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Choosing Your Path in Life

Updated on June 21, 2012
Clowning is great fun - not a big money maker in the grand scheme of things - but, oh, what fun!
Clowning is great fun - not a big money maker in the grand scheme of things - but, oh, what fun!

It's hard to decide your entire future at 19

There is a Rod Stewart song called “Oh La La,” that has a refrain that goes

I wish that I knew what I know now
When I was younger.
I wish that I knew what I know now
When I was stronger.

Isn’t that the truth? At no time has this song’s lyrics been more “in my face” than right now, as I watch my college kid struggle to find a place in the world.

High-school and college-aged youth have a myriad of questions to face that I never considered. So much of life is “out of the closet” now – and I don’t just mean sexual orientation. Society has erupted in an explosion of thoughts, feelings, beliefs, questions, and ethical dilemmas.

Am I a good person?
Do I know what I want to do with my life?
Why should I follow the path of “average,” when I am clearly not?
Am I a republican, democrat, or independent? Do I even care?
What if I just want to travel and see the world?
Who says I can’t make money being a juggler?
Why can’t my parents let me make my own decisions?
What if I make a wrong decision?
Is it worth it?

We demand, in this world, that people “get a grip” and “walk the line” that seems the most likely to succeed – high school diploma, college, and work. But we raise our kids with words like “whatever you do, I just want you to be happy!” Well, I believe that, but am I doing it myself? What if your son or daughter decides, in college, to quit and join the circus? It will make them happy, they will get to travel, and it is a job. Do you support their desire, or do the “sensible” thing and explain that finishing college with a degree will help them in case the circus thing doesn’t work out? Do you just let them go?

True confession: I wanted to join the circus after high school. I even applied to Ringling Brothers’ clown college once. I totally understand the desire to want to do a job that is fun. In my case, I did jobs that were a necessity to my survival, since I didn’t have a family support system at the time. As I worked and went to college along the way, I gave up “fun” for “functional” and did jobs I was really good at, even if they were not ones I particularly enjoyed. (Okay, I was a clown one summer at an amusement park, but that was one hot and not-what-I-expected job). Most people say “Well, that’s life!” That’s an awful thing to say, though, because people really should have joy in their life whenever possible, and not in a catch-as-catch-can way.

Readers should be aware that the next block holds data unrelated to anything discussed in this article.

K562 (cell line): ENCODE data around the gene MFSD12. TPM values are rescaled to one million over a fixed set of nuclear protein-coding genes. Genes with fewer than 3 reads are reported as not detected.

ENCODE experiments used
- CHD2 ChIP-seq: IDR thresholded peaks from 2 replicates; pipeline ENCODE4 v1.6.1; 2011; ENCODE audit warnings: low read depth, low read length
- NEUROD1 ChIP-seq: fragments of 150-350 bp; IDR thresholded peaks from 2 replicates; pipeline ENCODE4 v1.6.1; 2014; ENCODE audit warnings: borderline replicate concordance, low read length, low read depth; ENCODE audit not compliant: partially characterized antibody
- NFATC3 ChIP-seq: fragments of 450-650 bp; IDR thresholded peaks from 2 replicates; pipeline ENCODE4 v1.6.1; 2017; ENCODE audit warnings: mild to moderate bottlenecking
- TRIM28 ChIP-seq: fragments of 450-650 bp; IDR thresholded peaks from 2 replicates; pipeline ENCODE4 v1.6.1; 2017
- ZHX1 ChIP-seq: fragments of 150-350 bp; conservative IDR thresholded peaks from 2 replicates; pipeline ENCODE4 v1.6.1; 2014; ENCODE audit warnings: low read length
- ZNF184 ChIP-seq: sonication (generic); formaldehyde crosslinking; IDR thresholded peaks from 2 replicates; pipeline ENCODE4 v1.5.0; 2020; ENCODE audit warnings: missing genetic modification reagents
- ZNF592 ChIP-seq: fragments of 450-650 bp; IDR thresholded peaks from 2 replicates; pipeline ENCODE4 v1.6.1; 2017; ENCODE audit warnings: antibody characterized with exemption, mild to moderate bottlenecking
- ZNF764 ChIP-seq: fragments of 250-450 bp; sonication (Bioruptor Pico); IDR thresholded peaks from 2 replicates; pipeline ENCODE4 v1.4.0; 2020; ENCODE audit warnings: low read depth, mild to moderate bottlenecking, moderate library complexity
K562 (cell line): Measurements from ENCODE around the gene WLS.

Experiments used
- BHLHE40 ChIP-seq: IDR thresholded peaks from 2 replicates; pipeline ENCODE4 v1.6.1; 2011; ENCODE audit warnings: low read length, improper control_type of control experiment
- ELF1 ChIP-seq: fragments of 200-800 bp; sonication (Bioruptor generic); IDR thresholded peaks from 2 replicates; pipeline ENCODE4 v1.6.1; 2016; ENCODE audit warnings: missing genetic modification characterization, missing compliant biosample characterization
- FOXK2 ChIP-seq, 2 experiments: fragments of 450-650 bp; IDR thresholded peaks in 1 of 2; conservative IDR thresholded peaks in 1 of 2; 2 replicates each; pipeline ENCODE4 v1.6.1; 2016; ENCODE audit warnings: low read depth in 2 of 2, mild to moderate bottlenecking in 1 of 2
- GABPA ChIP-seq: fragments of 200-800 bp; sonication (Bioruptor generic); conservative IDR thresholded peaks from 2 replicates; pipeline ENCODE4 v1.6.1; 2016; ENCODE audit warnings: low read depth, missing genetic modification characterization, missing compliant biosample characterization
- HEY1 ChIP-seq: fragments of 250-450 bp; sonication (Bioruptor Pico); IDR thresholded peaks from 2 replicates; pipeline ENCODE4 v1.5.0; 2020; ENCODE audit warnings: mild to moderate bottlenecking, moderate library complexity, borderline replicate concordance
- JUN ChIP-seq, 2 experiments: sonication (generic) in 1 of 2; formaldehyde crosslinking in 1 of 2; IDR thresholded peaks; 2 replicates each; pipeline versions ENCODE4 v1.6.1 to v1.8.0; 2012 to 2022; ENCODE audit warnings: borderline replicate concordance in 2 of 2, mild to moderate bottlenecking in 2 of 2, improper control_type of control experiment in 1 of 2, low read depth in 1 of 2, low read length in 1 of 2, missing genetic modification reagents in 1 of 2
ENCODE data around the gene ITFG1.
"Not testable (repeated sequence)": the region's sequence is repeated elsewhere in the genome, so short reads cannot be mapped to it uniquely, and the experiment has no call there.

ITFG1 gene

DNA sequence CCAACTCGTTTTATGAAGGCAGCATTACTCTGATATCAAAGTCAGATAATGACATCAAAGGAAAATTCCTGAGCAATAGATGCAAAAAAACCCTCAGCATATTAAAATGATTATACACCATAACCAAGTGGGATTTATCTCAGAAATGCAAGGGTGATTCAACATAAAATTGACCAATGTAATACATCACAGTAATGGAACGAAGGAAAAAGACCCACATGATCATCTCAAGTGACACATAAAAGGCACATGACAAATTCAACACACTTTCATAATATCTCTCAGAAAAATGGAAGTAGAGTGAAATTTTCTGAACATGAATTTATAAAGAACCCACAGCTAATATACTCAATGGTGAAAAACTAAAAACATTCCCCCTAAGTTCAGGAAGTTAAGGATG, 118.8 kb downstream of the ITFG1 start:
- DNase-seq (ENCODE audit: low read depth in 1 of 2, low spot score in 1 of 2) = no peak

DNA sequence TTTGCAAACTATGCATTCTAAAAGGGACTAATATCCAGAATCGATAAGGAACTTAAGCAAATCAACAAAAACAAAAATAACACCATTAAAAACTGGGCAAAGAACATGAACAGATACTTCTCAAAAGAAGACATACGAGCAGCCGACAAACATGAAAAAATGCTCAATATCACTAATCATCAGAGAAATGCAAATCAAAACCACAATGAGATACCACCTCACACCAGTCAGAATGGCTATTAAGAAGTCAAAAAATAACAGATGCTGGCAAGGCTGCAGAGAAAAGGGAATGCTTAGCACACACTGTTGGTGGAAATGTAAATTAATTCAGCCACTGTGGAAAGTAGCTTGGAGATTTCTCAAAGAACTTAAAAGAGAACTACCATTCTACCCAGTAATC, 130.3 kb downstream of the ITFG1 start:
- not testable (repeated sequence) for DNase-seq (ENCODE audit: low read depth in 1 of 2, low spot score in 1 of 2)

Being a young person trying to find that balance of joy with the requirements of the world (a job, money, food, shelter, self-sufficiency, and companionship) can be tremendous – in a good way or a bad way. I envy those who knew, almost from the beginning, what they wanted to do with their life…to be a doctor or teacher or painter. To have that plan clear in their mind’s eye and making it happen. But does that really work for most people? I don’t think it does.

Most of us have to work at figuring out what really makes us happy – and that is hard when you are 19 because, at least in my case, it was nothing like what would make me happy at 29 or 39 or 49 (okay, let’s stop there…). I think the best answer is to take a leap of faith and just move forward, because no matter where the road leads, you’ll be somewhere! And if it’s not the place you dreamed of, or ever expected, well, that’s okay too, because maybe you will meet someone else who has the answers. Maybe you’ll be inspired by a song there, or a mentor, or a best friend. Maybe God will speak to you through a pastor or teacher or coffee-counter-clerk, or even a clown wanna-be like me.

Mistakes will happen, and a lot of times they make us stronger. We need to be patient with ourselves, with God, with others. We need to stop needing all the answers right this second, because when we force issues, we often make rash judgments and decisions that are momentarily right, but not necessarily right in the long run. And if the road is really crooked and bent when you thought it would be pretty straight-forward, well, lean in and follow the way ahead. Eventually, you’ll know all the things you wish you had known when you were younger. You may not have all the answers, but you can look back and be glad you made your way to that moment in time.

I’m pretty sure I’m right, but then again, I’m still walking on that crooked road, bent with worries sometimes and unexpected bombshells here and there, but mostly with joyful anticipation of what is around the corner. I wish every young person would look at life that way. Well, they will, when they are older and stronger, right?


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      mom 5 years ago

      Your words are great and understanding sure hope that everyone finds their way in life if you are young or old

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      Nancy 5 years ago

      I'm still trying to figure out what I want to do when I grow up. And by the way, you spent more than one summer as a clown -- how many years did you work at Alion? We were all clowns while working there. lol

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      rjtigheii 5 years ago

      Wow! You have a way of putting things into words that I love! I think your post is good food for thought for people of all ages. Thanks!

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      Ann Reed 5 years ago

      What a wonderful article. You are so right. I watch my 20 something kids and think enjoy life - do what makes you happy. If only....